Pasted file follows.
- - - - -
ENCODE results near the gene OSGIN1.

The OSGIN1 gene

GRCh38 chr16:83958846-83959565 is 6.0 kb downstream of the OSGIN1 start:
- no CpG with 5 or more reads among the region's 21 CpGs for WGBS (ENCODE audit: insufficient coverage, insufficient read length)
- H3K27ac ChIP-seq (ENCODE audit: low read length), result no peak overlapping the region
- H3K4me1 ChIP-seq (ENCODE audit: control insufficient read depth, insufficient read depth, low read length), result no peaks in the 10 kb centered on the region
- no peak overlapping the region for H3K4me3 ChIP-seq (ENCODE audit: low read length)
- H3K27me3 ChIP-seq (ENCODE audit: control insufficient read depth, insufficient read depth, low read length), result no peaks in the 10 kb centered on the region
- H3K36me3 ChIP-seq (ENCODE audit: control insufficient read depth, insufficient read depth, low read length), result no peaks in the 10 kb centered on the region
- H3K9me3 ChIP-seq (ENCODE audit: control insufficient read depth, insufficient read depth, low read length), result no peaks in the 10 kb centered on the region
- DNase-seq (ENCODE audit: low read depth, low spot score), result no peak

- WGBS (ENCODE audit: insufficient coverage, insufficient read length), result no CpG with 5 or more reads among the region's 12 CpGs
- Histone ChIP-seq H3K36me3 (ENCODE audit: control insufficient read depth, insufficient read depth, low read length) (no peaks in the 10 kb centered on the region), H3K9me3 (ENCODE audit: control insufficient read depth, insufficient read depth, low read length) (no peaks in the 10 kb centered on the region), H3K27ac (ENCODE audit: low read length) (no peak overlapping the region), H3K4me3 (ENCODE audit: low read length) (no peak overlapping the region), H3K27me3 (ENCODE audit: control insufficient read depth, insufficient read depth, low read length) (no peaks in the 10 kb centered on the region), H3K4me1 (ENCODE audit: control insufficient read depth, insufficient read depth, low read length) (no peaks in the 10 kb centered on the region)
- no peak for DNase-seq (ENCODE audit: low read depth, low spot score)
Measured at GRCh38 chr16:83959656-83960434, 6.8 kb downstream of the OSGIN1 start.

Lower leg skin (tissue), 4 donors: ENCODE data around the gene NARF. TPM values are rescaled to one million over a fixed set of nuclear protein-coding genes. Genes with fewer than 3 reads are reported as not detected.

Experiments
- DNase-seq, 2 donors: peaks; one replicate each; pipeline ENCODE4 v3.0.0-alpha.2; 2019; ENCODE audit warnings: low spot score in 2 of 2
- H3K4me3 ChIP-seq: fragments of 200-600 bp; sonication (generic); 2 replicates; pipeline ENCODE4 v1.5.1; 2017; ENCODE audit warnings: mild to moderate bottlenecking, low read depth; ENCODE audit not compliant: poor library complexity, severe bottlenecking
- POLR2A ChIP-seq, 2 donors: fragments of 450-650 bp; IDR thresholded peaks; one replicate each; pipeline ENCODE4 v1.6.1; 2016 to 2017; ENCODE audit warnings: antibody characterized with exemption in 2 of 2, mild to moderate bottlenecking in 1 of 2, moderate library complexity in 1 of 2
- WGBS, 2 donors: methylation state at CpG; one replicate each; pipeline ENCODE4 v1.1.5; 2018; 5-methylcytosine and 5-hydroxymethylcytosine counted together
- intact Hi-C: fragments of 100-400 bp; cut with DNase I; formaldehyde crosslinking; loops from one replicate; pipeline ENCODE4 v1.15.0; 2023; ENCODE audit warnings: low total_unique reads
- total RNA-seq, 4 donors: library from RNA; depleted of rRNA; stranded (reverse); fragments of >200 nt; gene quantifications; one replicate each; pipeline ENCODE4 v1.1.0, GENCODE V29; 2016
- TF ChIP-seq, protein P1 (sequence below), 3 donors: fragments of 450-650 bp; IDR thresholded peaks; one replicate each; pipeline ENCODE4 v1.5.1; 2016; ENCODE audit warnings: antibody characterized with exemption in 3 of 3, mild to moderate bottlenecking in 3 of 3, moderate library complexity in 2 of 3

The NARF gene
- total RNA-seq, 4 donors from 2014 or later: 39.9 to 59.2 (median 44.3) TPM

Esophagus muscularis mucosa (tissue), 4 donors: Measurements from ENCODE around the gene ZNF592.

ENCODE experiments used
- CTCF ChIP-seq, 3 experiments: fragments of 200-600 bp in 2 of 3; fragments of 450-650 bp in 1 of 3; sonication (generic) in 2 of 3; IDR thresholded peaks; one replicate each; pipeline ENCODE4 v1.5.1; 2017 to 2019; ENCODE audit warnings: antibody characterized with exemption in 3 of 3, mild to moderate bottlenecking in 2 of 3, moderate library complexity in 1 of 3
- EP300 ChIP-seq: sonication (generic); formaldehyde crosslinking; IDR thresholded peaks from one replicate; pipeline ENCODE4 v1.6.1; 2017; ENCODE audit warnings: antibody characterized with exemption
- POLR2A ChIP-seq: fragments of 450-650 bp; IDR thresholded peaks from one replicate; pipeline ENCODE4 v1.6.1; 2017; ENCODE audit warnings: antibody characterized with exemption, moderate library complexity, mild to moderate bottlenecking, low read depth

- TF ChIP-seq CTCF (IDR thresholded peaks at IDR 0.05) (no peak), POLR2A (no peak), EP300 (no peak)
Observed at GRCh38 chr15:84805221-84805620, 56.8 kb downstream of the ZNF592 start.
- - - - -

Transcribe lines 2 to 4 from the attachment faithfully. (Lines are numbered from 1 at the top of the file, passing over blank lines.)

The OSGIN1 gene

GRCh38 chr16:83958846-83959565 is 6.0 kb downstream of the OSGIN1 start:
- no CpG with 5 or more reads among the region's 21 CpGs for WGBS (ENCODE audit: insufficient coverage, insufficient read length)